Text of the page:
Manchester labelled “bad health black spot”

Manchester has some of the highest rates of poor health and economic inactivity in England and Wales, according to new research.

Analysis of ONS data revealed people in Manchester are almost three times as likely to be in ill health as those in Oxfordshire, and twice as likely to be economically inactive – meaning they are not working, studying or seeking employment.

The IPPR’s Commission on Health and Prosperity, which conducted the research, has warned of a “stark divide” in health and wealth across the UK that has left some regions significantly worse off than others.

Professor Donna Hall CBE, IPPR commissioner and former Chief Executive of Wigan Council, said: “People working within local government and health services are trapped by a lack of resources, support and agency to serve their local population. People feel unheard and their health is suffering.”

Manchester was identified as the second worst “bad health black spot” in England and Wales, due to the high levels of poor health, poverty, and persistent unemployment across the region.

According to the report, almost one in ten Mancunians are in bad health, while more than a third are also economically inactive.

The city is only outdone by Liverpool, where 9% of the population are in bad health and 34% are economically inactive.

Manchester’s poor health and employment rates are also accompanied by some of the lowest life expectancies in the country, with locals living to an average of 61 years compared to 71 years in Richmond upon Thames.

Efua Poku-Amanfo, research fellow at the IPPR and lead author of the report, explained that the high rates of economic inactivity and poor health across Manchester are due to the combined impacts of long-term underinvestment in social infrastructure.

Poku-Amanfo said: “[disadvantaged Mancunians’] lives are more unstable as they do not have access to healthy foundations such as housing, job security, childcare needs, food security, green space and transport, and high substance abuse and addiction.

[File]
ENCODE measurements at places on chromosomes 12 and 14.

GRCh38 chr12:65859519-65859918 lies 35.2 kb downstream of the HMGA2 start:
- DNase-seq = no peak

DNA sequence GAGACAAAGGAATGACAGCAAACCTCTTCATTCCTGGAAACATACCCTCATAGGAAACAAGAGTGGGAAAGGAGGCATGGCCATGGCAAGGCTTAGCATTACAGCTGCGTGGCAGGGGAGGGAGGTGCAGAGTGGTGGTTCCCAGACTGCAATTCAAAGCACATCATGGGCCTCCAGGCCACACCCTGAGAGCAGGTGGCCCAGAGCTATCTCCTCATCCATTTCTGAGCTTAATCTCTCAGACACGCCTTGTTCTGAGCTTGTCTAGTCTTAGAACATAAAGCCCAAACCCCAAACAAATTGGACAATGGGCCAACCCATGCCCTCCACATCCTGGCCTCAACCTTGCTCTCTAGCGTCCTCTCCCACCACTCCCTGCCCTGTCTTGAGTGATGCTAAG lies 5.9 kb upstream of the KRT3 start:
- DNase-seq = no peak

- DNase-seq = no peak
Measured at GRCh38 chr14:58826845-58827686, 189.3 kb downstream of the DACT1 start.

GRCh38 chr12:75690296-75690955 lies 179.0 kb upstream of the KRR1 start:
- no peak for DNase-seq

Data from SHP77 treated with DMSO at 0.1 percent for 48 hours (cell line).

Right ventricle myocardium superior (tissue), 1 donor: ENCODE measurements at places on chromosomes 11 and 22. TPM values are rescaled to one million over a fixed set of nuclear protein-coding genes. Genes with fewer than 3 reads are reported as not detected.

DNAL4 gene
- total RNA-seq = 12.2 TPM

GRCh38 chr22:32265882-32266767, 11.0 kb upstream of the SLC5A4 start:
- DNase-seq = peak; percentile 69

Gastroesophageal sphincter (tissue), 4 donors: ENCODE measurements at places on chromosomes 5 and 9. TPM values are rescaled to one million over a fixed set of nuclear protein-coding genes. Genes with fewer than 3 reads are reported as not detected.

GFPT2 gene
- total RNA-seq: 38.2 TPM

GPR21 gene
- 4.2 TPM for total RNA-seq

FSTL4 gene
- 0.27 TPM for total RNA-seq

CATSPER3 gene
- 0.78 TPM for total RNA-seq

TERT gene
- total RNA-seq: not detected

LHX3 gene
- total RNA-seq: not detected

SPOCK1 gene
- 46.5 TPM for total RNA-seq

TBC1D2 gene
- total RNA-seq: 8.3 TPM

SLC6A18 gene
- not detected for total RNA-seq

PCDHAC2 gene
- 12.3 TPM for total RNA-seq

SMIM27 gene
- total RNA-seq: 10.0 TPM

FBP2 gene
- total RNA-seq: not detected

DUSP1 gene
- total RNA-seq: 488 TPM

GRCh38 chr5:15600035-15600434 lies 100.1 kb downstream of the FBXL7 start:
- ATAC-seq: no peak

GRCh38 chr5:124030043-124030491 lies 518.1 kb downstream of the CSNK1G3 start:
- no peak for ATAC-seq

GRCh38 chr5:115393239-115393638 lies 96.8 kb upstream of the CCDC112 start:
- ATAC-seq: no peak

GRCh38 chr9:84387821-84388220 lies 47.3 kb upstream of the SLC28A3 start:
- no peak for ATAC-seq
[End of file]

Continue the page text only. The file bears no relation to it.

“This means that in these areas people are more likely to become sick, but also less able to get better due to the social and economic factors in their place causing them to be at higher risk of economic inactivity.”

The IPPR described the correlation between poverty and ill health in Manchester and elsewhere as a “double injustice”.

The report highlighted that impacted communities are also more likely to experience worse levels of child poverty and household income.

This concentration of illness in poorer regions is such that one in every four people in England and Wales who are economically inactive are living in the unhealthiest 50 local authorities.

As a result, the UK now has one of the largest health inequalities of any advanced economy.

Angela Rayner, MP for Ashton-under-Lyne and Shadow Secretary of State for Levelling Up, Housing and Communities, told the Guardian: “The Conservatives’ promise to level up is a scam, and their 14 years of failure is damaging people’s health and opportunities.”

Greater Manchester Combined Authority was contacted for comment.

Feature image: Northern Quarter mural photographed by Jason Jeandron on Unsplash

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